NC State escapes Notre Dame in one of Mike Brey’s final trips to the ACC heartland
Might as well call it Neo Carolina State the way the Wolfpack has been dodging bullets lately. First, there was Terquavion Smith somehow emerging unscathed from that frightening fall and showing up for the next game some 72 hours later like it almost never happened.
Then there was Tuesday’s win over Notre Dame, in which N.C. State first struggled against the Irish zone and then plowed through it, going small around D.J. Burns to break it down. The Irish may be 1-9 in the ACC, but they didn’t make it easy, and it took everything the Wolfpack had to put away an 85-82 win.
Disaster averted. Disaster averted. Not a bad Tuesday, as these things go.
But it was also Mike Brey’s first visit to the Triangle since he announced he would retire after the season, and while that may no longer be home for the longtime Notre Dame coach, it’s never been far from his heart. He grew up an ACC fan in Maryland, spent eight years as an assistant at Duke and found himself back in the league when the Irish jumped from the Big East in 2013.
Not only the league’s quote laureate, the best drummer among active coaches and foremost avatar of the stockbroker-at-Happy Hour look back before COVID, when coaches still wore suits — shirt half-untucked, two days of stubble — Brey always understood the ACC deep in his soul, perhaps better than anyone in South Bend ever will.
When he won his ACC title, beating UNC and Duke in Greensboro in 2015, he offered celebratory readings from the book of Lefty Driesell. He can still, some 28 years later, quote a one-liner by the late N&O columnist Caulton Tudor. (In 1995, as Duke foundered without Mike Krzyzewski, Tudor wrote that assistants Brey and Tommy Amaker went from “hot and hotter to dumb and dumber.” Brey left for Delaware that summer. Amaker stayed for another two years, then took the Seton Hall job.)
There was never any doubt about Brey’s bona fides, which only underlines how much he’ll be missed around these parts. That made Tuesday a bit of an impromptu farewell, with ACC commissioner Jim Phillips — Brey’s first sport administrator at Notre Dame, back in 2000 — sitting on the baseline and N.C. State athletic director Boo Corrigan waiting at the end of the handshake line to give Brey a hug, not normally the kind of courtesy extended to an opposing coach.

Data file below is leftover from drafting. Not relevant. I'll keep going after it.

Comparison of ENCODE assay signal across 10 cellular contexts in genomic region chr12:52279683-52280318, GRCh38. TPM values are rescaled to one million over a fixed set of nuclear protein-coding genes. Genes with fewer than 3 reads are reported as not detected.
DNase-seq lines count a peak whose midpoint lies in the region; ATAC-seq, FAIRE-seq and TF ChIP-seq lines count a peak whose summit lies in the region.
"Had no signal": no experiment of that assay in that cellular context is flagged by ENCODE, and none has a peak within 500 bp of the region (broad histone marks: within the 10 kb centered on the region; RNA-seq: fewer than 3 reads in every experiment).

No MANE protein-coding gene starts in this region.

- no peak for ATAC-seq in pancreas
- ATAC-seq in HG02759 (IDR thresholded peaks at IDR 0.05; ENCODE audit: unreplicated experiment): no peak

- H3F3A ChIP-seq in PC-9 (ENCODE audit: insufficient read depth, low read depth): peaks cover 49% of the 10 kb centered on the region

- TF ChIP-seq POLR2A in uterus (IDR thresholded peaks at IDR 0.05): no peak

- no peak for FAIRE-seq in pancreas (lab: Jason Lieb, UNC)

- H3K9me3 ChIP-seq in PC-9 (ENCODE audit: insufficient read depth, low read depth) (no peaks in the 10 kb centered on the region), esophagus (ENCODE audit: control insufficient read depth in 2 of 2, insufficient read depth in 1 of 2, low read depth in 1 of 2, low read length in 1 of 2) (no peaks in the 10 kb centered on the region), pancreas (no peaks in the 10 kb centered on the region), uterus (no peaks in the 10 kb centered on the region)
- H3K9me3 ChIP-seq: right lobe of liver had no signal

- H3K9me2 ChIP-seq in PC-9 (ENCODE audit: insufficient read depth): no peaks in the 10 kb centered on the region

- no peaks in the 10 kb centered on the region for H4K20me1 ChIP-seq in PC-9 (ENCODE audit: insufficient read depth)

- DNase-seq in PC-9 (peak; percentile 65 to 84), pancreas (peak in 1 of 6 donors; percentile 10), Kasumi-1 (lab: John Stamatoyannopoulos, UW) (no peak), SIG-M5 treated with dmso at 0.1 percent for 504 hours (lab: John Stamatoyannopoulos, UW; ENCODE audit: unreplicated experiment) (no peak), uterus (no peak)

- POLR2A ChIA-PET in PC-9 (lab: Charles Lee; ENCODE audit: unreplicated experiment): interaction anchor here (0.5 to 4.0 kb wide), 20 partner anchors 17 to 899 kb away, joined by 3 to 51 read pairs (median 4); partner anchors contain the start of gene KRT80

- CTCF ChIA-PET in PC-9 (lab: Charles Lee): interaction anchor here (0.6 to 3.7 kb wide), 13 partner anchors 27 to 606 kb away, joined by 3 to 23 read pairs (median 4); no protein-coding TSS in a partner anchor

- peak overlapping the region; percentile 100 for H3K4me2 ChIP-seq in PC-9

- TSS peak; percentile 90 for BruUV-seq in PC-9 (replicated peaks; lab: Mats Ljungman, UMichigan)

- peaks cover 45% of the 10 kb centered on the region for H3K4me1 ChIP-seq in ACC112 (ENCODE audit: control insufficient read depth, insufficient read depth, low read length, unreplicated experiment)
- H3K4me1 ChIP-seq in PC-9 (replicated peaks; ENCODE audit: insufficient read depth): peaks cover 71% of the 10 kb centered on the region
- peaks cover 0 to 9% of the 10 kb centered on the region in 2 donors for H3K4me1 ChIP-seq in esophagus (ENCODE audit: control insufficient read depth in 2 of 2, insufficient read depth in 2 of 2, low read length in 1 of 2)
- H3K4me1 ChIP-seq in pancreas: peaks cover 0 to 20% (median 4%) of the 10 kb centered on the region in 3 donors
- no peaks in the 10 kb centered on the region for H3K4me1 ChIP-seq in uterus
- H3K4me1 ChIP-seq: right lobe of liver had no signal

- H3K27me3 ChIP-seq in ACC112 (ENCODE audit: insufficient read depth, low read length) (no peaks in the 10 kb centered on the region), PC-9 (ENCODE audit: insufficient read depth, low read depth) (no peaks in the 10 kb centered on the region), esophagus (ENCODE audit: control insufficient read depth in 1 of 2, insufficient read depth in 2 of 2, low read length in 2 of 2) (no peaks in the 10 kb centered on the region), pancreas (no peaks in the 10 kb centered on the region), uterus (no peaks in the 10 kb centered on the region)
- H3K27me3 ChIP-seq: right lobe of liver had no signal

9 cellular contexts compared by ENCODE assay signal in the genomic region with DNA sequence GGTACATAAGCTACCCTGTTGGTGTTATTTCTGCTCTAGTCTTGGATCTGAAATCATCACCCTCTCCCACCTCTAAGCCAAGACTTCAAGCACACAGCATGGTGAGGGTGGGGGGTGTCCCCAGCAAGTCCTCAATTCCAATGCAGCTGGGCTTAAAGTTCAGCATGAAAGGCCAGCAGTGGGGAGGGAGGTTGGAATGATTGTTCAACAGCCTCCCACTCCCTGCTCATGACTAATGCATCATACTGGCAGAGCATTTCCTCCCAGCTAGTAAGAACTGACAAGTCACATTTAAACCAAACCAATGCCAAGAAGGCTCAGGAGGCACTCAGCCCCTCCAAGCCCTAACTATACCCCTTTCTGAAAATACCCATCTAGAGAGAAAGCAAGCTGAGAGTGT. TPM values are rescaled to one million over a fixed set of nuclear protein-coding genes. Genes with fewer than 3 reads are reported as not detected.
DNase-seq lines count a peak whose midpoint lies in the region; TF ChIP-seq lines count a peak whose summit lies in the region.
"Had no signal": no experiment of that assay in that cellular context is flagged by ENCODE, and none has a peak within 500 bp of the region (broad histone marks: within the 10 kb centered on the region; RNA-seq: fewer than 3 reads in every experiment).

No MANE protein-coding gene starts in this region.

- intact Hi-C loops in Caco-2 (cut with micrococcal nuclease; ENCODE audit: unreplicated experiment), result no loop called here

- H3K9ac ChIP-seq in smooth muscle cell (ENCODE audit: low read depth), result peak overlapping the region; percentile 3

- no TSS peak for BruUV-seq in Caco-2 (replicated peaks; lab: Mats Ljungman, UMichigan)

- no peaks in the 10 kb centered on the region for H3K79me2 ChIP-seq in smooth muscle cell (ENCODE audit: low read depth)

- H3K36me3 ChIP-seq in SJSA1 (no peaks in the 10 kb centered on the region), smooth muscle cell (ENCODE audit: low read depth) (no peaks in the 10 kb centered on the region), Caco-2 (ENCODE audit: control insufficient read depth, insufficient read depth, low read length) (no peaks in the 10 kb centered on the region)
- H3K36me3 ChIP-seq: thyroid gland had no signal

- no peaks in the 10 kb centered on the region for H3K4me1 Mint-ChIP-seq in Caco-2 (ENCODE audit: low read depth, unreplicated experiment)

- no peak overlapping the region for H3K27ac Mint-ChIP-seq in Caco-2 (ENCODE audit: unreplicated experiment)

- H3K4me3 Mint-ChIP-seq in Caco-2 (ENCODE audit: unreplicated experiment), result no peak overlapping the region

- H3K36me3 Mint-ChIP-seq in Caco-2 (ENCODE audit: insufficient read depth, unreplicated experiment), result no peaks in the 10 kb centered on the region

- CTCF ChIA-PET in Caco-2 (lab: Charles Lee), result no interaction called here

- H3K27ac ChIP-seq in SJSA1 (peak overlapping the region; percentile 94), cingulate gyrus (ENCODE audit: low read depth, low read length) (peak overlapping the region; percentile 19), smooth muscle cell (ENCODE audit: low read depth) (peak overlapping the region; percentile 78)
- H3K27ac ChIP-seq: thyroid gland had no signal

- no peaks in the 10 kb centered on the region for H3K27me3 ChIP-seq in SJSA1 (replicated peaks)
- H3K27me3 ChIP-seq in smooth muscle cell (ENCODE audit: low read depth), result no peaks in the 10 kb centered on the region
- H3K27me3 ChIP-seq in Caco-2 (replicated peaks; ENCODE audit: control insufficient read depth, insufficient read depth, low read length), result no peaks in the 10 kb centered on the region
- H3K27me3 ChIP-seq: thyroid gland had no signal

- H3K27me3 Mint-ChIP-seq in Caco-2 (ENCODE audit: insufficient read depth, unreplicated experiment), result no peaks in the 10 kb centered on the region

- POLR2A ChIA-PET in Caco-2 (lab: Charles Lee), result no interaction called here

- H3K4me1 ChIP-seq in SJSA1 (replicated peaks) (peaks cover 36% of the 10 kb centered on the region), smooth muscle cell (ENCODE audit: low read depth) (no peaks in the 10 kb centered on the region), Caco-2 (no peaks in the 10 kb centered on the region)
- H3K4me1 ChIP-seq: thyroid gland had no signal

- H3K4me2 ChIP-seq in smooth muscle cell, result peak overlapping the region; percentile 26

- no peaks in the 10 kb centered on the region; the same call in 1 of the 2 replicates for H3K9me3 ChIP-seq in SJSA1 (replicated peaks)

Brey will make one last visit to Duke in February and Notre Dame’s season — and his career — are almost certain to end in Greensboro in March, but his team nearly assured him one last win in North Carolina before it was over. That’s the way it’s been for Notre Dame this season, a promising, veteran group that just hasn’t been able to get over the hump.
Maybe that’s why, when Brey heard that Smith was so quickly out of the hospital on Saturday, he just assumed Smith would play. Smith wasn’t the difference Tuesday — he started 0-for-7 and 11 of his 17 points came at the free-throw line – but he didn’t hurt, either.
“It was a heck of a fall,” Brey said. “Of course, he didn’t make as many or maybe we wouldn’t have a chance. But he’s so gifted and their group plays well together, they really do.”
It’s just been that kind of year, where the Irish can’t catch a break and its coach eventually came to the realization that it was time to move on. A cushy television gig awaits, if he wants it.
In the wake of last week’s decision, N.C. State coach Kevin Keatts texted Brey some kind words, as the news broke, and said Brey replied that he would see him Tuesday and joked he “might be drunk at the game.” That was Keatts’ first question when they shared a moment in the handshake line after the game, whether Brey was. (He wasn’t.)
“I usually don’t share texts,” Keatts said, “but he’s so cool.”
Keatts also told a story about his days as a Louisville assistant, when the Cardinals went five overtimes with Notre Dame in South Bend with College GameDay on site in February 2013.
“We’re over there going crazy, we’re pissed off that it’s going to overtime, and Mike Brey is looking down at us laughing his ass off,” Keatts said.
Brey got the last laugh that night but Louisville did that season, beating Notre Dame twice more on its way to a (vacated) national title. Tuesday night, after Keatts’ Wolfpack escaped and Brey could only throw up his hands, they were both laughing when it was over.
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